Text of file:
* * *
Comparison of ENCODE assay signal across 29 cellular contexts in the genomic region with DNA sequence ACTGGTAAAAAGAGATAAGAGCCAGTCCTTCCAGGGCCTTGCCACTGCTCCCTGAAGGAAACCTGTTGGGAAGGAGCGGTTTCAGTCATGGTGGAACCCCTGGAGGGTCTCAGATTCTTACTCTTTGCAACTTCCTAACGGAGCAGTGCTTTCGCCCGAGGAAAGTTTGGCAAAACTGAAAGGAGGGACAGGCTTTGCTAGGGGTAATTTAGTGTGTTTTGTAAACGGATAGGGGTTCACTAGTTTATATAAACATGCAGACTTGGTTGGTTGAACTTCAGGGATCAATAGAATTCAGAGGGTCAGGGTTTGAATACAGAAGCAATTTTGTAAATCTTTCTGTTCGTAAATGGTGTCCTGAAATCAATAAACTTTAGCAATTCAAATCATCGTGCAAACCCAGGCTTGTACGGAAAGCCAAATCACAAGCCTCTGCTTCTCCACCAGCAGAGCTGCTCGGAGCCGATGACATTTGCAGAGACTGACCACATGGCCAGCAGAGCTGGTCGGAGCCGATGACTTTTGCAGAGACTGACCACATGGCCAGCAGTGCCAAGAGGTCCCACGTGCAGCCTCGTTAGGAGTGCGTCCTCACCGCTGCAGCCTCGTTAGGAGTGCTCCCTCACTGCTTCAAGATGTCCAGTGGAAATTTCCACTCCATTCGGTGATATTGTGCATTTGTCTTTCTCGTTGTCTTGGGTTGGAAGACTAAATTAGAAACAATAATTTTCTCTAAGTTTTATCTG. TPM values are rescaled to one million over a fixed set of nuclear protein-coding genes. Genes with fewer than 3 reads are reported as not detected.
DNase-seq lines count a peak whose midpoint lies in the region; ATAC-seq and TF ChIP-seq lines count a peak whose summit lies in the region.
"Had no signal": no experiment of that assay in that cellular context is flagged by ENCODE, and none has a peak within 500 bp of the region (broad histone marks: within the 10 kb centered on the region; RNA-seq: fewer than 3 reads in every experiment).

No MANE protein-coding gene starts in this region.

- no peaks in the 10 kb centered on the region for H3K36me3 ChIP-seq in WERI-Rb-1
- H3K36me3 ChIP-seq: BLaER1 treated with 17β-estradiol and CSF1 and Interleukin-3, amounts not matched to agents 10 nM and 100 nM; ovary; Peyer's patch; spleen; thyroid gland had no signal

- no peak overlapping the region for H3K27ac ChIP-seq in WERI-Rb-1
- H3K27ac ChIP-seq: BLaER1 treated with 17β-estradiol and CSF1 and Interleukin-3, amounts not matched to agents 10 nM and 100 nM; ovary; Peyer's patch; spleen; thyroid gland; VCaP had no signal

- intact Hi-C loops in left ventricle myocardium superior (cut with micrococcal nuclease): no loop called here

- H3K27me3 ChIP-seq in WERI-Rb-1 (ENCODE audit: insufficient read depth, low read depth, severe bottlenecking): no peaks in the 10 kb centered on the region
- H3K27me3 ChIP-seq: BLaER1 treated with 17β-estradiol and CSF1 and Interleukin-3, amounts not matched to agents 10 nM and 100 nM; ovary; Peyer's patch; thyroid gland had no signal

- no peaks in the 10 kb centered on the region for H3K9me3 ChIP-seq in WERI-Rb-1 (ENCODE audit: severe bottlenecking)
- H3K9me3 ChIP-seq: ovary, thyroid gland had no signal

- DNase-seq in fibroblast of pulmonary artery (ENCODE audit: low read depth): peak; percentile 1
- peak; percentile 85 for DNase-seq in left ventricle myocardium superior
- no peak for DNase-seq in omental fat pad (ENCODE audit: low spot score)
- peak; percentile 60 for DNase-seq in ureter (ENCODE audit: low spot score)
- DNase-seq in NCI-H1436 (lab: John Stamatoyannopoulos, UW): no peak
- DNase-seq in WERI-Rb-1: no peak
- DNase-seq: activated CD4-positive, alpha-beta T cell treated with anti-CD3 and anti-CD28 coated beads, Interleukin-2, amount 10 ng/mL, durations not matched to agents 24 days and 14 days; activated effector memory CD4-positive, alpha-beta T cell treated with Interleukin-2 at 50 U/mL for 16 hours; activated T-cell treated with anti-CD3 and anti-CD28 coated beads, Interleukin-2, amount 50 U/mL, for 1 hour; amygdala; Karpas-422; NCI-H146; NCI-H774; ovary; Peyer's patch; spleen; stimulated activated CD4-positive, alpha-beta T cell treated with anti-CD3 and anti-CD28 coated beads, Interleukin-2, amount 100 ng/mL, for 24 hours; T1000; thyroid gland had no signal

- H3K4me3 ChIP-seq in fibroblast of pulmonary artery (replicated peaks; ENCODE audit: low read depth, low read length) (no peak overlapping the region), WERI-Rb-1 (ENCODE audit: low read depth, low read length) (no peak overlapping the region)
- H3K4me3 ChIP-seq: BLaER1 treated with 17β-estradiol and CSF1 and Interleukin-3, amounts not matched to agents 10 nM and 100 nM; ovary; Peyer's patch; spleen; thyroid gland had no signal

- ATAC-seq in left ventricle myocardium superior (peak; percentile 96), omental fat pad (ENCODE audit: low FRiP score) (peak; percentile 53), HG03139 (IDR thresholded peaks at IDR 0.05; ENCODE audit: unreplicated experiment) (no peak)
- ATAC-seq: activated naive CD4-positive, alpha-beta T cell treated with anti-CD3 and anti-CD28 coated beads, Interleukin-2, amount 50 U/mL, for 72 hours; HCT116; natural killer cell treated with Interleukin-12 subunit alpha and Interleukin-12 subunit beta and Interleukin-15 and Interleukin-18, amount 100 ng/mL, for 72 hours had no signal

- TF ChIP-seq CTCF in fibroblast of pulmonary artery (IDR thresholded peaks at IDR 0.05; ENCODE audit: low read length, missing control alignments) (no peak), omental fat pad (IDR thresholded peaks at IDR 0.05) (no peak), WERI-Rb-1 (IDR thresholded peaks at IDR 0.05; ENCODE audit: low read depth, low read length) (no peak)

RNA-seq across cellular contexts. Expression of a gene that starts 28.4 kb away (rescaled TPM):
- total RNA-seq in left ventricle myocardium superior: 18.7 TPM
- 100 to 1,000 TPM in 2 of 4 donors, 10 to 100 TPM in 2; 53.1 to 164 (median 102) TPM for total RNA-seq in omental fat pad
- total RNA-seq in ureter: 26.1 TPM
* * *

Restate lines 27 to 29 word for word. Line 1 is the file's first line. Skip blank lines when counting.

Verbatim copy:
- total RNA-seq in left ventricle myocardium superior: 18.7 TPM
- 100 to 1,000 TPM in 2 of 4 donors, 10 to 100 TPM in 2; 53.1 to 164 (median 102) TPM for total RNA-seq in omental fat pad
- total RNA-seq in ureter: 26.1 TPM